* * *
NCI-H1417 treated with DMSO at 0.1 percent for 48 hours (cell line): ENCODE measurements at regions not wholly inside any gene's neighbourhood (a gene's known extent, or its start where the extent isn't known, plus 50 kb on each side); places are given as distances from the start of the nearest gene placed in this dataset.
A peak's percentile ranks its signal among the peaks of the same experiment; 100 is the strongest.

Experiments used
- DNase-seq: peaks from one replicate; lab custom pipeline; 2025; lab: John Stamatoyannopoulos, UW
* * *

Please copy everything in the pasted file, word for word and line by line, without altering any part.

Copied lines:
NCI-H1417 treated with DMSO at 0.1 percent for 48 hours (cell line): ENCODE measurements at regions not wholly inside any gene's neighbourhood (a gene's known extent, or its start where the extent isn't known, plus 50 kb on each side); places are given as distances from the start of the nearest gene placed in this dataset.
A peak's percentile ranks its signal among the peaks of the same experiment; 100 is the strongest.

Experiments used
- DNase-seq: peaks from one replicate; lab custom pipeline; 2025; lab: John Stamatoyannopoulos, UW